Private paradise on Mauna Lani Bay

Mauna Lani Bay Hotel & Bungalows backs up to the Pacific, and three bays are nearby.
Mauna Lani Bay Hotel & Bungalows backs up to the Pacific, and three bays are nearby.
Travelers in search of a beachfront resort on the Big Island of Hawaii won't find one much nearer to the Pacific than the Mauna Lani Bay Hotel & Bungalows.

"There's no hotel that's closer to the ocean than what we have here," said Rodney Ito, general manager of the 30-acre property. "Guests can literally walk out of the building and right onto the sand."

The white-sand beach fronting the 341-room hotel is certainly a terrific spot for lounging in the Hawaiian sunshine, but it also fringes a beautiful bay, protected by an offshore reef that often keeps the ocean water calm, particularly in the mornings.

"People can snorkel and standup paddleboard and kayak in the bay right out front of the hotel without any waves or any kind of danger of that sort," Ito said, adding that folks interested in a beginner surf lesson won't need to travel far, either.

"Our beach hut staff is happy to organize a surf lesson and find a spot where the waves are breaking," he said. "Usually they can find some waves right nearby, [because] for a beginner, all you typically need is just a little bit of whitewater."

Guests staying at the property can actually take advantage of three gorgeous bays, including Makaiwa Bay, which is a five- to 10-minute walk south from the main hotel building and home to a healthy collection of colorful coral and underwater sea life.

"The snorkeling here really is world-class," Ito said.

According to Melissa Kramer, a Liberty Travel consultant based in Deptford, N.J., the Mauna Lani is also a fabulous place to unwind.

"I'm definitely going to recommend it to my clients," she said during her first visit to the resort in September. "It's just so peaceful, [and] there are all these little areas where you can just go sit and relax and stare at the water and the sunset and enjoy that feeling of 'I'm in paradise and don't have to worry about the outside world.'"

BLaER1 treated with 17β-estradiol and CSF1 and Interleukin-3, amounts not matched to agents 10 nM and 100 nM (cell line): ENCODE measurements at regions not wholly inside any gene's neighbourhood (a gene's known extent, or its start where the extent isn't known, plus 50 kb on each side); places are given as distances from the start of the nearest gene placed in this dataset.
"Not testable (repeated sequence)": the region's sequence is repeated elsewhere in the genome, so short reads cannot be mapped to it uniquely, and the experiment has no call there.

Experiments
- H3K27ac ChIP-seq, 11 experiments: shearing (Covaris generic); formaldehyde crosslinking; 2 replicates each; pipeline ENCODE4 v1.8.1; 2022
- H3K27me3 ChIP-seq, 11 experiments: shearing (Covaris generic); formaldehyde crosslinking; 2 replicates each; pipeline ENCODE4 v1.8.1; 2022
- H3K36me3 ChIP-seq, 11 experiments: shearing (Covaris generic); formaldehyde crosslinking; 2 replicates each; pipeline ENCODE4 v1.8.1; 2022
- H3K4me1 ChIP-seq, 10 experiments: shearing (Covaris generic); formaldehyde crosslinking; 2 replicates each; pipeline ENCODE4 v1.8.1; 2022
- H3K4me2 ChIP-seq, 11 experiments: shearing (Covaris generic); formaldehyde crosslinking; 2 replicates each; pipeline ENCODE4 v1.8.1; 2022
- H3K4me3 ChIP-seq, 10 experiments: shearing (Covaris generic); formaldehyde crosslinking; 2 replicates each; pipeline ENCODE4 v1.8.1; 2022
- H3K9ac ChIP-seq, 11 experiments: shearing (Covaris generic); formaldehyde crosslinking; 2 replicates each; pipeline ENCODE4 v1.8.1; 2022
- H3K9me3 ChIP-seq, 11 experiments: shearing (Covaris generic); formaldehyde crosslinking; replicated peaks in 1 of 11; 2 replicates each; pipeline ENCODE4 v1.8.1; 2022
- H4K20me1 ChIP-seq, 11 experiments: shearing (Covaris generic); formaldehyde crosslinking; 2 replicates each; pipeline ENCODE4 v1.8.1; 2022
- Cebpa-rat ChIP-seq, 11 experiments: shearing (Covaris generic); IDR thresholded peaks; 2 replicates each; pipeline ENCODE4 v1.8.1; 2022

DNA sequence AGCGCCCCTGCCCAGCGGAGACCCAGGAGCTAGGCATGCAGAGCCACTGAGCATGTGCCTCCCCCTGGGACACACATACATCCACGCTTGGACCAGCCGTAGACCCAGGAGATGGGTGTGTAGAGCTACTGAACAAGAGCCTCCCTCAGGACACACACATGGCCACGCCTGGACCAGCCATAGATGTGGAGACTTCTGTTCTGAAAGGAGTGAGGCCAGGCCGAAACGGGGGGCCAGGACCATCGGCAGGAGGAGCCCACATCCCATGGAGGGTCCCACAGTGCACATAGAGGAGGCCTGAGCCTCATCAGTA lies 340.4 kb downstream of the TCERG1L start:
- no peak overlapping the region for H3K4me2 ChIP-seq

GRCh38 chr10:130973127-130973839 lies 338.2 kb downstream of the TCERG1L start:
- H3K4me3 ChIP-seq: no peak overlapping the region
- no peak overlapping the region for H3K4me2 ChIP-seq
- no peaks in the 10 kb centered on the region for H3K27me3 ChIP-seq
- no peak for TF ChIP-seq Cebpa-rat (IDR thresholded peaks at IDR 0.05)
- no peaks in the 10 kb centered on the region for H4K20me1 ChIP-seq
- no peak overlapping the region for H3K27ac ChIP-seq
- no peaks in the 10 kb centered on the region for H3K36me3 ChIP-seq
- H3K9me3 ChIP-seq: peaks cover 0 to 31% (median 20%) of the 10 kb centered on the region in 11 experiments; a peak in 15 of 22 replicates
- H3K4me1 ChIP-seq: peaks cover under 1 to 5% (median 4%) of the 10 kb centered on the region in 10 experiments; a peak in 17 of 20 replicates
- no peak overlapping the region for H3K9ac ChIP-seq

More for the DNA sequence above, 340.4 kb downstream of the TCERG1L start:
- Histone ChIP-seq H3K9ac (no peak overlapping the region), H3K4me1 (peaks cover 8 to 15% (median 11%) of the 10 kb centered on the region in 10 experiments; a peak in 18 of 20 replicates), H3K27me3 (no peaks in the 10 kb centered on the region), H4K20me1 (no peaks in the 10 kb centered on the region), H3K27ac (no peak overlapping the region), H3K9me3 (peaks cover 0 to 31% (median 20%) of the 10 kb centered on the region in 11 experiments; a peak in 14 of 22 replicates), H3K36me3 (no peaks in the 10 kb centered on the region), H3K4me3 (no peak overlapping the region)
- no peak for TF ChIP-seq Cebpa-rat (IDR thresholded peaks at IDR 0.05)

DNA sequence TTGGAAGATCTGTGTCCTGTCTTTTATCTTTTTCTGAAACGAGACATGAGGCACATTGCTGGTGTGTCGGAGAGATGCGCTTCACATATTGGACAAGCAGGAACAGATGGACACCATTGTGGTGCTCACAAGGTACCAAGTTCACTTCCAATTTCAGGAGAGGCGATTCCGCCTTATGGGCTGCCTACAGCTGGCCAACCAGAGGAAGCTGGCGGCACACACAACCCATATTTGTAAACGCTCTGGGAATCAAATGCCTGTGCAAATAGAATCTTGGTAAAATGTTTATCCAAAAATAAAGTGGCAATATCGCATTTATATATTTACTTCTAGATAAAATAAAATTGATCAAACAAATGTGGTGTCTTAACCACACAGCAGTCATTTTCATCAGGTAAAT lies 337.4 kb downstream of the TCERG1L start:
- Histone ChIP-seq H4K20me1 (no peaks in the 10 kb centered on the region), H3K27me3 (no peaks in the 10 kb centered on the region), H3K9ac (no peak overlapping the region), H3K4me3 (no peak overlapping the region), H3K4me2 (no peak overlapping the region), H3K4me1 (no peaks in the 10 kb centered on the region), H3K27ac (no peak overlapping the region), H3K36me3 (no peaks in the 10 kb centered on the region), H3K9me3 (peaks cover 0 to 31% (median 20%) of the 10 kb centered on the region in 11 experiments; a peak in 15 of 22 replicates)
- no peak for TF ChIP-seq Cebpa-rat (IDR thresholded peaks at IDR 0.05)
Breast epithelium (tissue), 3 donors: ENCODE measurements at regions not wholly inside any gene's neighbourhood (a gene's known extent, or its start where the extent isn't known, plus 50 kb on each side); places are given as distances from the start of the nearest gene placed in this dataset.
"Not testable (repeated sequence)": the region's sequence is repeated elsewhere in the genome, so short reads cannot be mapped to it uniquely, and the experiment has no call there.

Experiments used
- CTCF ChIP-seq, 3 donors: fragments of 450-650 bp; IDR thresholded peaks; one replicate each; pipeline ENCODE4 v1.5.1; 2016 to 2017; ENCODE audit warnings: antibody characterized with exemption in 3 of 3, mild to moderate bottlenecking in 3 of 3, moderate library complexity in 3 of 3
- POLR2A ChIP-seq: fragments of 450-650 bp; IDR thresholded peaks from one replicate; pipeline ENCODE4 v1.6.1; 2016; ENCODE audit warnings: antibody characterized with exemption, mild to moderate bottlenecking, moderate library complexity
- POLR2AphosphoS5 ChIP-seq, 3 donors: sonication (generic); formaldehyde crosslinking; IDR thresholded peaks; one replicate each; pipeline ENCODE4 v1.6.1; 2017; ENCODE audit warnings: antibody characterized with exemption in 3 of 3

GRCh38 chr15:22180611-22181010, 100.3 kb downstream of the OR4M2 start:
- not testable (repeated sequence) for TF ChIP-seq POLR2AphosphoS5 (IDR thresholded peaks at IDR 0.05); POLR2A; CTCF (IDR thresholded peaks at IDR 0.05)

Kramer was also a fan of the hotel's two new suite products, added at the tail end of a $20 million property refresh that wrapped up mid-2014.

The new Makaiwa Suite was added to the Mauna Lani Bay Hotel & Bungalow as part of a $20 million property refresh in mid-2014.
The new Makaiwa Suite was added to the Mauna Lani Bay Hotel & Bungalow as part of a $20 million property refresh in mid-2014.

"They're very big, which is great," she said of the new Makaiwa and Pauoa suites, which start at $1,800 a night. "I think my favorite part was the bathrooms. I loved the walk-in shower and that deep tub."

Ito said two existing guestrooms were gutted and then combined to create the new suites, which offer 1,040-square-foot interiors, 200 square feet of outdoor lanai, wood floors, large living rooms, wet bars and five-fixture bathrooms.

"They've been very popular with presidents and CEOs of [incentive] groups staying at the hotel or for special occasions for couples and honeymooners," Ito said.

The recent refresh at the property also included replacing all the soft goods in each of the 341 guestrooms, which now feature striking interior designs by celebrated Hilo-based apparel maker Sig Zane, who creates some of Hawaii's most in-demand aloha wear.

Upgrades were also made at the property's main pool, where a sprawling 12-person hot tub was added and workers leveled an existing building that blocked views of the Pacific.

"It used to be when you sat at the pool you looked at the restaurant," Ito said. "Now when you're sitting at the pool, you're looking out at the ocean."

The property's luxurious oceanfront bungalow products start at $4,000 a night. The bungalows, which were overhauled a couple of years ago, have long attracted high-end travelers.

"A lot of celebrities will stay there because they're so secluded," Ito said, who mentioned Kevin Costner and Nike's Phil Knight as former guests. "The bungalows have their own private pool and hot tub. You can have barbecues out there. There is a small kitchen, [and] guests can drive their car right down the road and park in the cul-de-sac over there and really just get away from everyone and everything."


JDS Travel News JDS Viewpoints JDS Africa/MI